Programme director, Film Festival Cottbus
It’s hard to find the right words now. We measure our hopes and fears in waves as politics moves on sight. The borders – closed. The economy – severely damaged. The souls – already wounded. The minds – between fear, anger and hope. The future – for the time being only limited predictable. We stare, like the rabbit in front of the snake, at the push mails with the Corona News. Fearfully we register numbers of the newly-infected, read about fatigue and heart muscle disorders, Remdesivir and Sputnik-V, look doubtfully at partygoers who deny the existence of Corona. They point to Sweden – it‘s not all that bad – but ignore the old people and so-called “risk groups“ who have been hiding away in their homes since March, with limited social contacts.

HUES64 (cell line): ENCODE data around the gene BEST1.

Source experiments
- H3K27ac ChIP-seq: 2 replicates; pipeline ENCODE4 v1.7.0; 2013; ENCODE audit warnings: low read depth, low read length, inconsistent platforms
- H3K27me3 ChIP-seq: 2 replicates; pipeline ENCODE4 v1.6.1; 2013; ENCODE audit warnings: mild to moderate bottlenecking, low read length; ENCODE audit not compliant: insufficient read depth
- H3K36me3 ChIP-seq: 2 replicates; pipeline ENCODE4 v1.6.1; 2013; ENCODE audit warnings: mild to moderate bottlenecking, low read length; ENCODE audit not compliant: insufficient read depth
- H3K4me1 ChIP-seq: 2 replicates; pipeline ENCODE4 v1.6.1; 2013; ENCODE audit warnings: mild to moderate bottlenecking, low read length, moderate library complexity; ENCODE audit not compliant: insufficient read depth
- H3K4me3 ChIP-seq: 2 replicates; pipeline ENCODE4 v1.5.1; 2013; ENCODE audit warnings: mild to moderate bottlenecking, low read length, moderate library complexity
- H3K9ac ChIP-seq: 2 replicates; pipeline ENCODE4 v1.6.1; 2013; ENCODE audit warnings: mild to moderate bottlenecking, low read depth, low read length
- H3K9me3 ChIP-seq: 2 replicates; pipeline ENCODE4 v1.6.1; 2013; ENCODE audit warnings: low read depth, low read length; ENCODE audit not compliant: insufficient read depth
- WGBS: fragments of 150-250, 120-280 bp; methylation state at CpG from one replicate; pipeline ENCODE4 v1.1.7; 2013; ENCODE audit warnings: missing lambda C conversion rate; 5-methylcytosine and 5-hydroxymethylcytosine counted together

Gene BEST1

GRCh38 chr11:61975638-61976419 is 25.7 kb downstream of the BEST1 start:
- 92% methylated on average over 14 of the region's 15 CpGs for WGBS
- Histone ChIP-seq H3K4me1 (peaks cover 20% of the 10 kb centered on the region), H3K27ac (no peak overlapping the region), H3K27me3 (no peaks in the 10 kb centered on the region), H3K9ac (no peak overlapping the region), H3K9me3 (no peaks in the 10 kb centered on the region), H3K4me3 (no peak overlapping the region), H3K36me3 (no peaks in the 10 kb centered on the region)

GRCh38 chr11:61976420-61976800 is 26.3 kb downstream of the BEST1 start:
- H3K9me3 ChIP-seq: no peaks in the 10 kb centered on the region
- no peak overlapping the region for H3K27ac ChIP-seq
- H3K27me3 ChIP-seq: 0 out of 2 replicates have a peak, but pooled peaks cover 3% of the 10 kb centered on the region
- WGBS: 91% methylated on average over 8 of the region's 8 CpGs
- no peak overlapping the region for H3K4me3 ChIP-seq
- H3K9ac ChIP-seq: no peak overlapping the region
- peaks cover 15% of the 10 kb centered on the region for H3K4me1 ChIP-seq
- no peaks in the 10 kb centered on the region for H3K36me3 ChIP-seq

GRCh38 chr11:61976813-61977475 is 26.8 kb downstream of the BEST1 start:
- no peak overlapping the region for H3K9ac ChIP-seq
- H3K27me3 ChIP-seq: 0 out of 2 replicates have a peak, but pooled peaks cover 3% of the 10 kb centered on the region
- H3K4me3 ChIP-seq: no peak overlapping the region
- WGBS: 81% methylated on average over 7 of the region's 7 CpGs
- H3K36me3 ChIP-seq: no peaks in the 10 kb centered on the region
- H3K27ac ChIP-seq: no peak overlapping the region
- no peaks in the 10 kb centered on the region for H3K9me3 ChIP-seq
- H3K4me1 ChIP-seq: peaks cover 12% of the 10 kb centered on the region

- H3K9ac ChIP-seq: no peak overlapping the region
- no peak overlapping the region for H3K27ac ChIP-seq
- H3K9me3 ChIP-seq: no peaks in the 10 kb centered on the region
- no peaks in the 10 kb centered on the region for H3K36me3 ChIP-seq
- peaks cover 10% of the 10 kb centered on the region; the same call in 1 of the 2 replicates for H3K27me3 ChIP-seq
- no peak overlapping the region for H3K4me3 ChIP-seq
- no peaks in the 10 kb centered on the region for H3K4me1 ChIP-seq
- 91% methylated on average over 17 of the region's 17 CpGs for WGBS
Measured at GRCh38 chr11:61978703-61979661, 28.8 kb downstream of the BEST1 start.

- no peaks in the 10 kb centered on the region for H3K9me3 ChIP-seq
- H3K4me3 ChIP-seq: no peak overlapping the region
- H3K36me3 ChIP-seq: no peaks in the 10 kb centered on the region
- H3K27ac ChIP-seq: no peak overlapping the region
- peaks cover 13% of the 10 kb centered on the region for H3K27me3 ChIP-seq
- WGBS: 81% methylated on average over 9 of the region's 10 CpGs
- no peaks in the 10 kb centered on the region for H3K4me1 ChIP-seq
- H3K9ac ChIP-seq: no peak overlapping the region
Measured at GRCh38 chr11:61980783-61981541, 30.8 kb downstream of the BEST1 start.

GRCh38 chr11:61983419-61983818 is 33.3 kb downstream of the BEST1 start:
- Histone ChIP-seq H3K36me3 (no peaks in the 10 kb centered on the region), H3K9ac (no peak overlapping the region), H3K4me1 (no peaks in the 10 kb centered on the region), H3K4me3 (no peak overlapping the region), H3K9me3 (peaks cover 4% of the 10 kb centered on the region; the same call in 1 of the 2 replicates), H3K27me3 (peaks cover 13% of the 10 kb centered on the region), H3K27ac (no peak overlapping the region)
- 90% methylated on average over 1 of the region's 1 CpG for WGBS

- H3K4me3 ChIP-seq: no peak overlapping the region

Yet, every film festival seems somehow out of time. With protagonists who do not adhere to the rules of distance. Heroes without masks. Slackers who wander the streets in far too large groups. It had been nice times. But a coming-of-age cinema experience like “Cocoon“ or “FOMO“ is not just a nostalgic look at a time that was suddenly over. Just like the other titles from this year’s competition programmes, they remind us that the other themes still exist, that the discourse about how we shape social interaction is becoming even more important. Nowadays, people talk so often about systemically relevant and non-systemically relevant industries. At first glance, culture and cinema do not belong to them. Yet it is precisely when existential fears and scenarios of displacement deepen social cleavages in the “new normality“ that culture has a role to play in addressing these issues. To make us talk about the gaps between young and old, cultivated and robust, artificial worlds and real life. To think about how we can overcome boundaries and take responsibility for ourselves and the big everything. To stay healthy, which is what I wish for everyone, we need to be careful. To stay awake, we need the dialogue. Both belong together. Cinema and culture help.